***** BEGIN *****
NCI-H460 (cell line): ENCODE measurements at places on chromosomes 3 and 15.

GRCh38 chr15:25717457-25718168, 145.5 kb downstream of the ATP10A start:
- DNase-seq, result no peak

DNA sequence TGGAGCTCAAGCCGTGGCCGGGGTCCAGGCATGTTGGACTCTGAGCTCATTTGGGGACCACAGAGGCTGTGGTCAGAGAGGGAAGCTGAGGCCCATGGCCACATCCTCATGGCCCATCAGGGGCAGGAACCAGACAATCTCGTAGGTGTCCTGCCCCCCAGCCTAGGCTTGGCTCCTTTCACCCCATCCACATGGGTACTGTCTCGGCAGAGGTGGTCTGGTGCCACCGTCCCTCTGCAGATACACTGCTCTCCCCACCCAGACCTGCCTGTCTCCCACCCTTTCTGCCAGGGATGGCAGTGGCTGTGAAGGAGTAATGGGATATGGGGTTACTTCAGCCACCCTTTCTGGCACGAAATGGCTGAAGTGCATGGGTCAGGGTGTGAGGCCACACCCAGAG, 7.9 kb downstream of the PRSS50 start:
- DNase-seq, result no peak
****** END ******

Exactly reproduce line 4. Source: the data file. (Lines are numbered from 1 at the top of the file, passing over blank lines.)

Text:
DNA sequence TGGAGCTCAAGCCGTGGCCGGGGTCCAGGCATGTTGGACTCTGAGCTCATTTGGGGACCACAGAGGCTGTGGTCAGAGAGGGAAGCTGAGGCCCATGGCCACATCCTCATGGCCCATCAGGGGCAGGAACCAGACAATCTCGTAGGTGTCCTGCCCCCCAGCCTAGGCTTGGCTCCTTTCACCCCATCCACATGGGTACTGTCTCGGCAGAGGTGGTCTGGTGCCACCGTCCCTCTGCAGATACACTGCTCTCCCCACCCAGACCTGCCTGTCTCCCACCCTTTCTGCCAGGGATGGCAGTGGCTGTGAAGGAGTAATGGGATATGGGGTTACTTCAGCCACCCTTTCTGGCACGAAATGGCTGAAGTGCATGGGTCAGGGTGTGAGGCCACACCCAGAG, 7.9 kb downstream of the PRSS50 start: